Employer Branding Strategy to Attract Top Talent

Finding it hard to attract the niche IT, Tech, or Digital Marketing talent you need? We know the struggle.

While you could argue the talent gaps are to blame (and they probably are part of the issue), the real problem could be your employer branding.

In fact, competitors with positive employer branding net twice as many applicants as businesses with negative employer branding, according to an analysis by Betterteam.

Avoid a hiring panic by learning from the best of the best when it comes to employer branding and following the insights we’ve uncovered after over 20 years in the staffing and recruiting industry.

What is employer branding?

For those who don’t know, employer branding, unlike consumer branding, focuses solely on promoting a business as the employer of choice for a targeted talent group the company wants to recruit and retain.

In an age of job-networking sites like LinkedIn with thousands of daily applicants, expansive internal recruiting teams, and external recruitment and staffing services, many businesses simply don’t prioritize employer branding because they don’t see the ROI it offers.

How to build strong employer branding

There are employer branding tips you can steal from Tech industry giants like Google and Salesforce like making employer brand strategy a team effort, incorporating current employees, revamping your job postings, and implementing more effective retention resources.

Make employer brand strategy a team effort

A key hurdle preventing businesses of all sizes from having a successful employer branding strategy is miscommunication over who should own it.

HR tends to think they do, and the CEO thinks it’s their brand, so their responsibility and Marketing handles social (AKA a key channel to communicate your employer brand), so they will need to be involved as well.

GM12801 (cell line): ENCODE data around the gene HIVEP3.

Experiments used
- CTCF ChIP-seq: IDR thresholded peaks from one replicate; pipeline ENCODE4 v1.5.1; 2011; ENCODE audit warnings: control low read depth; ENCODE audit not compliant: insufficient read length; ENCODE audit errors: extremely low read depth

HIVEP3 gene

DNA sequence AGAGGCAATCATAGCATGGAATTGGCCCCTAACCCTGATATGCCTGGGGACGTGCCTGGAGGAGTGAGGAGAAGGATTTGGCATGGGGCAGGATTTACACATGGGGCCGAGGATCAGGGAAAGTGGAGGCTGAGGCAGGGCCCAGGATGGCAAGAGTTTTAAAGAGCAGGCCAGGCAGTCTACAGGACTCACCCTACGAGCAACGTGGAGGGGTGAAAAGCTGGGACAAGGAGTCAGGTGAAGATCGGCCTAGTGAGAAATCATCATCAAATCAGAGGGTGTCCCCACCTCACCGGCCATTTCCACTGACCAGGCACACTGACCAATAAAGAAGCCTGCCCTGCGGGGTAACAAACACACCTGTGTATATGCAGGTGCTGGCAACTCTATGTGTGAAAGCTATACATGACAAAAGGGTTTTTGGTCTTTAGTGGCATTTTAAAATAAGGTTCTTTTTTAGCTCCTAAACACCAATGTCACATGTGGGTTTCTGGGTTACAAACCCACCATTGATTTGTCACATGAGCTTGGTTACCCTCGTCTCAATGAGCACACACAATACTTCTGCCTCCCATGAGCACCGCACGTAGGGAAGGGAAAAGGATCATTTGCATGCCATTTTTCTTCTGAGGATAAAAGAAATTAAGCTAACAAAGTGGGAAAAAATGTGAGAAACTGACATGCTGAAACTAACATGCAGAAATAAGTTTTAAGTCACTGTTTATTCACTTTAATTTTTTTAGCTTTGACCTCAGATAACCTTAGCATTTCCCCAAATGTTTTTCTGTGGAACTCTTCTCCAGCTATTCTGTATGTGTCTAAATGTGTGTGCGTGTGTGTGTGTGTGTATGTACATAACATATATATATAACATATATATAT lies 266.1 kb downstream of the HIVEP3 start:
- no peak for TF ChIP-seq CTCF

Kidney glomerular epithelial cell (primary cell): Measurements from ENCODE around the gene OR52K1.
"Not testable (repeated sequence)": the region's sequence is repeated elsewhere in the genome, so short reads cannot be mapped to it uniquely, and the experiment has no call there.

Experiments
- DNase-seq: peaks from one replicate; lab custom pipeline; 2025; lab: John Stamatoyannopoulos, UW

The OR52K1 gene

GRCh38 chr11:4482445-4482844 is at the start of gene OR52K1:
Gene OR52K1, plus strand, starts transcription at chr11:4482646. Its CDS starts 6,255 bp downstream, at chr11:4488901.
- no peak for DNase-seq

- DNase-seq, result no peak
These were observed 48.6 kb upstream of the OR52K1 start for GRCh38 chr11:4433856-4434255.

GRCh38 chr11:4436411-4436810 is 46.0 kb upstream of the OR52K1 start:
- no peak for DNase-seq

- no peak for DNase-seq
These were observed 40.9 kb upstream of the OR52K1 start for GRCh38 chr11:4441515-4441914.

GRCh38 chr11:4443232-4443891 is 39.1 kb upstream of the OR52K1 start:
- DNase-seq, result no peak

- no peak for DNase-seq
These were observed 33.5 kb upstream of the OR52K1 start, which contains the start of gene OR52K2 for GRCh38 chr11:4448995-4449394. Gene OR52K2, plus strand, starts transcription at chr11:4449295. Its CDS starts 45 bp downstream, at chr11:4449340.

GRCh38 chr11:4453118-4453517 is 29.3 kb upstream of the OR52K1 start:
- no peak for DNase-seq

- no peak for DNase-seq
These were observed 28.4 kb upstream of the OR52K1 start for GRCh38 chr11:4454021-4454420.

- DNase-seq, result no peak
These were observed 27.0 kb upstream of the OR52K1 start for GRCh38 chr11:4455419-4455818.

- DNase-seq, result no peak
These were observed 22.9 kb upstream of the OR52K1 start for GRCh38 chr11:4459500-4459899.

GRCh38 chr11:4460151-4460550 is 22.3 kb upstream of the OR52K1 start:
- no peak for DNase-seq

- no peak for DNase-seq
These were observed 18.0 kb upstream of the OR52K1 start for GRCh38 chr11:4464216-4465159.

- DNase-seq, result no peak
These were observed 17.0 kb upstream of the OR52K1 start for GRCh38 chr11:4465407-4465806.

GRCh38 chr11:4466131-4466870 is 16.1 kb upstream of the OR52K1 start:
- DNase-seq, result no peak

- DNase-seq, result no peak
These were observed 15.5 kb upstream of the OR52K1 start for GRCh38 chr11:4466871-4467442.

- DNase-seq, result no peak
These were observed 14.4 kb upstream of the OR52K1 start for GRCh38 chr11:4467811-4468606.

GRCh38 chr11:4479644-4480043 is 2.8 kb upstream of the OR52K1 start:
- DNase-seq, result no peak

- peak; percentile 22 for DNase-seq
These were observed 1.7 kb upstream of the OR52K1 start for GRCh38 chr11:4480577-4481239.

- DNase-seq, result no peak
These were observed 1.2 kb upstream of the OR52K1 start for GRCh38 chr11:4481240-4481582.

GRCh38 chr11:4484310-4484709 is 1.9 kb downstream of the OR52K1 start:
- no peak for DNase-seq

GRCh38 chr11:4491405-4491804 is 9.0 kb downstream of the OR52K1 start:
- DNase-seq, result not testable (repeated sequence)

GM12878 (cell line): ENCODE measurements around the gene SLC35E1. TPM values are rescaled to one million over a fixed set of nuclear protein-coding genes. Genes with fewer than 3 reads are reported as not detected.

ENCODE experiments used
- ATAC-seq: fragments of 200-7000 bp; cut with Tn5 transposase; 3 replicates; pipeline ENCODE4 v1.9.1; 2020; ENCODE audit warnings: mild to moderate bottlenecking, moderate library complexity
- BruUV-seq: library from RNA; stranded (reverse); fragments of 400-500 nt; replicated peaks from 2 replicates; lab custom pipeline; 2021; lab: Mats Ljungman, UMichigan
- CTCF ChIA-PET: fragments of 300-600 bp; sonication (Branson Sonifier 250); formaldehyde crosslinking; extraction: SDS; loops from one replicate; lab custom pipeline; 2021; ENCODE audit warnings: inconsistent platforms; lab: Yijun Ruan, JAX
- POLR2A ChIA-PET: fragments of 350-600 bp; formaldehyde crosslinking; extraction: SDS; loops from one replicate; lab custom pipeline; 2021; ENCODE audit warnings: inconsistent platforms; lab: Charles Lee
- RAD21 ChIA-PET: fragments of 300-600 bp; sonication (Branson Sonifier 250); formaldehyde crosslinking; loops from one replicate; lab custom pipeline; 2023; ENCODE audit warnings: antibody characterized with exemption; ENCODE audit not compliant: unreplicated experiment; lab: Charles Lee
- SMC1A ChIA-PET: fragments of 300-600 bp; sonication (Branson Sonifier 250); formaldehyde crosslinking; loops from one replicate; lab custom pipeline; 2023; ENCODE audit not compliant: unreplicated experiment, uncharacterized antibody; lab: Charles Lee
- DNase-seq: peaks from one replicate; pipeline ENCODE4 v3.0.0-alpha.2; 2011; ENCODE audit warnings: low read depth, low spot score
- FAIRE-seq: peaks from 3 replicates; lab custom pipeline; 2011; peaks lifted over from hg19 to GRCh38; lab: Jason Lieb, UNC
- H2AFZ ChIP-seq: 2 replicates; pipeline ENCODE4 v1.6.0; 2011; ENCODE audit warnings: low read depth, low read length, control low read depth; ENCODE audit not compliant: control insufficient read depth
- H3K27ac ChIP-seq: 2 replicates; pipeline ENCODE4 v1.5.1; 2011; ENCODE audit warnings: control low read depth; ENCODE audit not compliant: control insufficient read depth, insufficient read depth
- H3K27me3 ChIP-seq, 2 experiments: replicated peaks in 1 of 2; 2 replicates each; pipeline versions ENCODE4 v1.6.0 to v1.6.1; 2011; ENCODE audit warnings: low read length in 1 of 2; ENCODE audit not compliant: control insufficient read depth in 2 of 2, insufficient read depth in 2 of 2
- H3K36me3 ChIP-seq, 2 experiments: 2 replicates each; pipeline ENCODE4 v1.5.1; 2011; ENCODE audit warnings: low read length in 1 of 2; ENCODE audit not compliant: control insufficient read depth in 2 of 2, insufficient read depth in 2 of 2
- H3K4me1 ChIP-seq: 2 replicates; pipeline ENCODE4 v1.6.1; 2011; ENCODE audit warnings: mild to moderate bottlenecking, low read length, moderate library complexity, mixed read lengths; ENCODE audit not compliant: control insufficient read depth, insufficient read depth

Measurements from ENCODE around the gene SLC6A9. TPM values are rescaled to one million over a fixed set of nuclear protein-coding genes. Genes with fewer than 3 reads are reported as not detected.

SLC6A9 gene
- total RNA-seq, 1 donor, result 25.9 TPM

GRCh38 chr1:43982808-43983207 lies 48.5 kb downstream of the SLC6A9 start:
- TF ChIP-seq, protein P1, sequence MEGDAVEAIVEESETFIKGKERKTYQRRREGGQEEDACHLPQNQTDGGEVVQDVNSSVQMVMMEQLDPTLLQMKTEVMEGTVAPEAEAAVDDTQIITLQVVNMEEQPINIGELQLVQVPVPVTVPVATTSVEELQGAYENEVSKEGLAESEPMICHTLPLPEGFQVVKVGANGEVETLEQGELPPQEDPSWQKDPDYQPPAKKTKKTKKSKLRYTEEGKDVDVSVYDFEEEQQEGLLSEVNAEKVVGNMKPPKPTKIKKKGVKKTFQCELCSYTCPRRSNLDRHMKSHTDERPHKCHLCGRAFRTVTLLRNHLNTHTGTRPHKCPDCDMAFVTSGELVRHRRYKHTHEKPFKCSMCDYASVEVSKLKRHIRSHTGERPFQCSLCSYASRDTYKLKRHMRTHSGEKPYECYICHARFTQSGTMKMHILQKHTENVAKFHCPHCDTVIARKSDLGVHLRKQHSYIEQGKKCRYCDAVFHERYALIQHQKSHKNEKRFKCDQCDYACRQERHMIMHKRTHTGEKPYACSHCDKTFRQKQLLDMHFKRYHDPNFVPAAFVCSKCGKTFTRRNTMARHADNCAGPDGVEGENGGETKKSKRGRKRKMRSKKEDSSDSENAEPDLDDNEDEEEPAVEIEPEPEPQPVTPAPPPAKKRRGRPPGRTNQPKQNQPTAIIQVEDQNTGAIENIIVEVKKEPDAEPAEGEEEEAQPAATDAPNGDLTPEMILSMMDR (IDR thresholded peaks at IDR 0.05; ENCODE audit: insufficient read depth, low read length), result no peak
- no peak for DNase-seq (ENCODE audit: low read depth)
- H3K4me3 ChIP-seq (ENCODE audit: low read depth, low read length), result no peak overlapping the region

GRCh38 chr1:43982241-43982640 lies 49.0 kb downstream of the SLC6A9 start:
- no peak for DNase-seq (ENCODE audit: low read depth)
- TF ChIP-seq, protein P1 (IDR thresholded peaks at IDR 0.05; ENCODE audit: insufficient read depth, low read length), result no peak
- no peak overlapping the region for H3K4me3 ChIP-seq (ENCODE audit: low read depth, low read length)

Rather than forcing it on one department, have regular communication and collaboration between departments on employer branding efforts.

Have the CEO dictate core elements to be communicated, HR provide what current applicants are looking for, and Marketing present these details through social media, ad, and employee-based strategies.

Incorporate current employees to promote your employer brand

Over 70% of people trust what employees say over brand ads.

In that sense, what employees are saying about your business on your Glassdoor page or elsewhere online is extremely important.

Both Google and Salesforce incorporate employee engagement in their employer branding by showcasing unique employee experiences and perspectives via video content, Instagram posts, and Tweets that provide real-life examples of why their employees love where they work and encourage them to leave reviews on company social and Glassdoor pages.

Your internal employees are a free, invaluable resource in elevating a generic employee branding strategy.

Refresh your job postings that highlight employer branding

Stop posting redundant, run-of-the-mill job postings that paint your brand as a generic place to work by using the same repetitive job posting templates as everyone else.

Review your job descriptions and identify where you can infuse interesting aspects of company culture to help make them stand out.

Integrate retention resources to improve employer branding

From Day 1 for a new hire, the priority should be to provide them with the resources they need, so they stay with you as long as possible, along with improving the retention rates of your current employees.

Retention is a key indicator of the inside workings and culture of any business and many times, the reasons candidates pass on an opportunity are solely based on negative reviews and the turnover rate at a company.

To boost retention and improve your employer brand, identify how to make the new-hire transition smoother, provide professional development opportunities, highlight internal career advancements, and prioritize hiring within.

All of these elements will add to your employer brand and instill a sense of loyalty and respect among your employees to the business.

Employer branding examples

The first step in identifying how to step-up your employer branding game is to look at what the best companies like Google and Salesforce are doing.

It’s no surprise that many tech companies are considered great places to work since they are at the forefront of innovation, are newer, and have focused on building strong, unique employer brands that attract top applicants.

Google employer branding